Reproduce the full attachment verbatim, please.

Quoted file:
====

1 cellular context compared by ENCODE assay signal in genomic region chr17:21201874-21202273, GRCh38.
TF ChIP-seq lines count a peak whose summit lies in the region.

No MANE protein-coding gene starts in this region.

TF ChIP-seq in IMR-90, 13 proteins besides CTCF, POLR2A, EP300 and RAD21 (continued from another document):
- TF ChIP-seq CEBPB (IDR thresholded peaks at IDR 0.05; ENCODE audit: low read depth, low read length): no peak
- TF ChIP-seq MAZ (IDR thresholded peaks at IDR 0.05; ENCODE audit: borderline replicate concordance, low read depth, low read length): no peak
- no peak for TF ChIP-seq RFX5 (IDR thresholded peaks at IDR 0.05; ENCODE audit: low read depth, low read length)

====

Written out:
1 cellular context compared by ENCODE assay signal in genomic region chr17:21201874-21202273, GRCh38.
TF ChIP-seq lines count a peak whose summit lies in the region.

No MANE protein-coding gene starts in this region.

TF ChIP-seq in IMR-90, 13 proteins besides CTCF, POLR2A, EP300 and RAD21 (continued from another document):
- TF ChIP-seq CEBPB (IDR thresholded peaks at IDR 0.05; ENCODE audit: low read depth, low read length): no peak
- TF ChIP-seq MAZ (IDR thresholded peaks at IDR 0.05; ENCODE audit: borderline replicate concordance, low read depth, low read length): no peak
- no peak for TF ChIP-seq RFX5 (IDR thresholded peaks at IDR 0.05; ENCODE audit: low read depth, low read length)